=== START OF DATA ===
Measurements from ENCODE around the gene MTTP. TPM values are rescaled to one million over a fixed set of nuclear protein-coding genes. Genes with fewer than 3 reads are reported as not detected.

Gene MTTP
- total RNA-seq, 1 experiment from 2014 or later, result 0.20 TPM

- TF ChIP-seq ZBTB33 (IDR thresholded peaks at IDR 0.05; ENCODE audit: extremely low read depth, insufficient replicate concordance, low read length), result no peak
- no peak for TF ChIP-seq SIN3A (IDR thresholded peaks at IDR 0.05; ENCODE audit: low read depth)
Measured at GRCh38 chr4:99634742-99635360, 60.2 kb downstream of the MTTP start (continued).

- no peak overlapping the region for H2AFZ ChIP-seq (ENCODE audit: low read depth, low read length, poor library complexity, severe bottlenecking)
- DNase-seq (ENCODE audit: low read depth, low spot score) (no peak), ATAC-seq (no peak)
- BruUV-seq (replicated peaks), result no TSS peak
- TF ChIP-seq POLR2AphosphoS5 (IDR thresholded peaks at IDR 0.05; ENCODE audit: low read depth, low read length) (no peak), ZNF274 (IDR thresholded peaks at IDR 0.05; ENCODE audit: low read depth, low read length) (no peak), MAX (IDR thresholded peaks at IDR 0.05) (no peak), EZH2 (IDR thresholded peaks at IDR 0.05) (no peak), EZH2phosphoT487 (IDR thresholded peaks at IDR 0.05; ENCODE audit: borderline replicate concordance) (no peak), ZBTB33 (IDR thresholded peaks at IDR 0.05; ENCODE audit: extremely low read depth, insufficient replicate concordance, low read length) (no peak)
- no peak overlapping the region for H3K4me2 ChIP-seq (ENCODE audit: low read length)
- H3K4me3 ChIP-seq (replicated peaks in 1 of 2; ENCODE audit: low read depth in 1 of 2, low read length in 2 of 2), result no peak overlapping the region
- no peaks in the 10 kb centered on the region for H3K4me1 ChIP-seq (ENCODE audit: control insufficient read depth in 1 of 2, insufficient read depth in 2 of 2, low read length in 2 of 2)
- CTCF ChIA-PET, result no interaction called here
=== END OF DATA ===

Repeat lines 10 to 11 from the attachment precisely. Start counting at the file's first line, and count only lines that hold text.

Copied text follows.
- TF ChIP-seq POLR2AphosphoS5 (IDR thresholded peaks at IDR 0.05; ENCODE audit: low read depth, low read length) (no peak), ZNF274 (IDR thresholded peaks at IDR 0.05; ENCODE audit: low read depth, low read length) (no peak), MAX (IDR thresholded peaks at IDR 0.05) (no peak), EZH2 (IDR thresholded peaks at IDR 0.05) (no peak), EZH2phosphoT487 (IDR thresholded peaks at IDR 0.05; ENCODE audit: borderline replicate concordance) (no peak), ZBTB33 (IDR thresholded peaks at IDR 0.05; ENCODE audit: extremely low read depth, insufficient replicate concordance, low read length) (no peak)
- no peak overlapping the region for H3K4me2 ChIP-seq (ENCODE audit: low read length)